A+: Troubleshooting and a six-step process

Two factors make for successful troubleshooting: extensive computer knowledge and an understanding of human psychology. You must understand how hardware and software work to troubleshoot them. You also must treat customers with respect. By combining these two factors, you can quickly detect and solve computer problems.

To become a successful troubleshooter, you need to

    • Learn as much as possible during the client interview
    • Evaluate the client’s environment
    • Use testing and reporting software to gather information about the system
    • Form a hypothesis (a theory you will try to prove or disprove)
    • Use the troubleshooting cycle and the CompTIA six-step troubleshooting process to isolate and solve the problem, to wit:

1 Identify the problem
2 Establish a theory of probable cause (and question the obvious)
3 Test the theory to determine the cause
4 Establish a plan of action to resolve the problem and implement the solution
5 Verify full system functionality and, if…

A+: Hazards

Computers and their peripherals can kill or injure you if you don’t take reasonable precautions. Here we discuss computer maintenance and the precautions you can take against these dangers.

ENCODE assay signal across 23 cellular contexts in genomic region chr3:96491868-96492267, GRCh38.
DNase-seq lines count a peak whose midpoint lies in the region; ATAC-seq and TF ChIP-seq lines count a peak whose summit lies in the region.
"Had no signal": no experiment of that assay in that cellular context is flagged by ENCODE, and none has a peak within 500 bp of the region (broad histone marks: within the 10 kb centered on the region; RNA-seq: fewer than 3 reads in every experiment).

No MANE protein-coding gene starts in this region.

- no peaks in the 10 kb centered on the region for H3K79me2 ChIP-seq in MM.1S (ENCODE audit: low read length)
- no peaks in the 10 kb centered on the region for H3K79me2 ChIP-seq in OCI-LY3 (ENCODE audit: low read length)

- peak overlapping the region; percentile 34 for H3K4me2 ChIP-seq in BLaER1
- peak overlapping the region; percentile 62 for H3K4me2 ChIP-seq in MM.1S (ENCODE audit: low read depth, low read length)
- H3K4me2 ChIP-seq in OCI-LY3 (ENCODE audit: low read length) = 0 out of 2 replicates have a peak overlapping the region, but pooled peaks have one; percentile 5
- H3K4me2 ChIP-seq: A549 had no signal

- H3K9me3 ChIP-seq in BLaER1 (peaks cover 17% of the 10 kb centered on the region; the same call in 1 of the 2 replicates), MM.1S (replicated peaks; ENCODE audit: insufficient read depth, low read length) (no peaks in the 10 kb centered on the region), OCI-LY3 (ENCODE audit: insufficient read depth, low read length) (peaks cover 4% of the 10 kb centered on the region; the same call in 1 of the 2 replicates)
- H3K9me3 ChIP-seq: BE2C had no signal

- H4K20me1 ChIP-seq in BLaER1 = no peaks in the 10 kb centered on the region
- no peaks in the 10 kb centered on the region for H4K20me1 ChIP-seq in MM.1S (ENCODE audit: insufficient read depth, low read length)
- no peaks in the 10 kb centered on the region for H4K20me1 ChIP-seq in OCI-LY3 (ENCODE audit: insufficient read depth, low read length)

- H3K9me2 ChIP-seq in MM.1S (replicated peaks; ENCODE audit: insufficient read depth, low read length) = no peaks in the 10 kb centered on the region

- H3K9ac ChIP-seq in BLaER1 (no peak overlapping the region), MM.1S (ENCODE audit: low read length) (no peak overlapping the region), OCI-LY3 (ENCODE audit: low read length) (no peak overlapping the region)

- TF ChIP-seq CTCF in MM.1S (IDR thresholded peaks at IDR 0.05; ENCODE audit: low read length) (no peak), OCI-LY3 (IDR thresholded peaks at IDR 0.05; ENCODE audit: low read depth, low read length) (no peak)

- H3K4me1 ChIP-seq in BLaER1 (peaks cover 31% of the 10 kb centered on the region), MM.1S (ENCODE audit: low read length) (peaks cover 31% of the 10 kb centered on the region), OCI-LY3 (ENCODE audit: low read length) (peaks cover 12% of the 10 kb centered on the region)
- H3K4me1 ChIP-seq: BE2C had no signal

Computer equipment and supplies can pose a number of potential hazards for the technician (and, in some cases, for computer users):

    • High voltage sources, such as computers, and peripherals, such as printers and monitors
    • Mechanical devices, such as printer mechanisms
    • Power or data cables running across floors or other locations where users could trip and fall
    • Liquids, such as those used for cleaning or refilling inkjet cartridges
    • Situational hazards, such as unsafe temporary equipment or cabling locations
    • Atmospheric hazards, such as those created by the use of toxic cleaners or the discharge of computer-room-rated fire suppression chemicals
    • Moving heavy equipment, such as laser printers, servers, large UPS systems, or print/scan/copy devices.

Computers and …